Starting with the easy to answer ones:
Compared to total downloads of the application, how often is the app utilized to post a question, answer or comment versus "just browsing"?
Lots of ways to calculate this one. An easy one is comparing the
comment.submit events in our internal metrics (so please excuse the text clashing).
Here are those for Android, from 01/01/2017 --> 05/14/2017:
And for iOS:
Comment submission is more common than question or answer creation, so I'm displaying those on the graph.
Aggregate data including post submissions:
question.show: 1,071,988 sessions
comment.submit: 66,087 sessions
question.answered: 14,897 sessions
question.asked: 11,011 sessions
question.show: 410,375 sessions
comment.submit: 45,474 sessions
question.answered: 9,776 sessions
question.asked: 5,747 sessions
Ignoring that the three creation actions are probably not all distinct sessions, summing those sessions up and dividing by the non-creation action gives us a rough
8.6% (Android) and
15% (iOS) rate of "Number of sessions with create actions divided by number of sessions that looked at questions".
So, around 10% of the time, the app is used to create content.
What is the reputation break down of the users that are posting content?
I don't have any easy way of figuring this out for people who are posting content. The metrics I showed above are anonymized, so there's not an easy way to find "Users who are posting from mobile".
I can however, figure out the reputation breakdown for mobile users in general.
Our push notification token database has 354,840 unique Accounts worth of active push tokens in it. I took a random sampling of 10,000 of those accounts and found each of those account's top site user (if any). Then I split up the users into buckets of reputation, and here's that graph:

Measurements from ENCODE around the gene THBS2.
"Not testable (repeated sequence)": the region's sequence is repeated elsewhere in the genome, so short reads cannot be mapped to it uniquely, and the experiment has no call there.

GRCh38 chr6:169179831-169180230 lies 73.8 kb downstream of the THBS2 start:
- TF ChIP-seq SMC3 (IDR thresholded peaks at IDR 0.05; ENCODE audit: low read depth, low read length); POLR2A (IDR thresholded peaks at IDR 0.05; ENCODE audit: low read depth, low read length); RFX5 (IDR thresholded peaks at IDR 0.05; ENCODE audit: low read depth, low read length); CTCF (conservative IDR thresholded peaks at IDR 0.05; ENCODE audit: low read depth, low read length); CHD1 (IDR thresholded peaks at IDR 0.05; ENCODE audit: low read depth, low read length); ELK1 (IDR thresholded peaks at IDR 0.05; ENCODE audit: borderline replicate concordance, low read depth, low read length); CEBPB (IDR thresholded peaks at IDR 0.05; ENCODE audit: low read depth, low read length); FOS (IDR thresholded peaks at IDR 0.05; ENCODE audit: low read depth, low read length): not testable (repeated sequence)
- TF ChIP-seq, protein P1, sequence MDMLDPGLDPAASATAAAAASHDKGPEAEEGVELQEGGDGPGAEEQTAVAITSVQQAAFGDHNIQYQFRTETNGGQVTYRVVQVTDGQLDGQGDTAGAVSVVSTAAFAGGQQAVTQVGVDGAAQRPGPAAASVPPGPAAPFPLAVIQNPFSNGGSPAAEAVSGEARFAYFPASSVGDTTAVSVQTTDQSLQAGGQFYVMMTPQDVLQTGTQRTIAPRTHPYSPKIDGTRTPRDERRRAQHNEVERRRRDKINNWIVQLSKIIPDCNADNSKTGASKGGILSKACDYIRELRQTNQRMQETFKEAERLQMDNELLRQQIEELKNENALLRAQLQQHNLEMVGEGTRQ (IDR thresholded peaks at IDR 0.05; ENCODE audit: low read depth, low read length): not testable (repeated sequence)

The aggregate numbers which compose that graph:
1: iOS: 594, Android: 1646, Both: 40
2 - 101: iOS: 849, Android: 1835, Both: 77
102 - 1,000: iOS: 604, Android: 1133, Both: 82
1,001 - 2,500: iOS: 144, Android: 309, Both: 28
2,500 - 30,000: iOS: 134, Android: 259, Both: 34
>30,000 Reputation: iOS: 12, Android: 30, Both: 4
The numbers don't add up to 10,000 because there were some accounts which have logged into the app but never interacted with any of the content on any sites, so they don't have any site users.
What is the breakdown of usage across the sites on the network?
Sorry for the messy graph, it's from our internal metrics. This is the breakdown of
question.show events on Android from 01/01/2017 to 05/14/2017.
The sites are ordered on the right in order of usage, so on Android and iOS both Stack Overflow is the most used community, with Math Stack Exchange next, but Android users use Ask Ubuntu and Super User more than iOS users.
How many inbox notifications are sent to a mobile application?
For this and the related questions I don't have any answers to give you right now.
We don't have analytics around "Push notification received" in the apps, so I'd have to look at the HTTP logs of the push server but they communicate with Google and Apple via weird setups, and each HTTP call does not imply 1 push notification, so it's kind of a mess.
I'll talk to my coworkers and see if anyone has ideas on how to pull metrics around that.
Two more graphs which you didn't ask for but I think might be interesting.
From the same
question.answered events in the first part of this question, if we sum those creation events up and count the number of unique sessions per month that included at least 1 of those events, we end up with a graph of the # of active posters using the apps.
Those graphs, for Android and iOS:
These two graphs definitely show that if we work on the apps more, the # of people using them to create content grows. The lines flattening out after Q1 2016 are definitely caused in part by lack of app updates.
The lack of a big discrepancy between the growth rates on Android and iOS makes me think that's not the biggest contributing factor though, since our iOS app received a lot more love in 2016 than the Android one did.
These two graphs (and the absolute numbers in the Y axis) both help convince me that adding more functionality and features to the Stack Exchange app wouldn't move the metrics enough to justify investing in them more (especially given our current company goals). More on that here, if you're interested.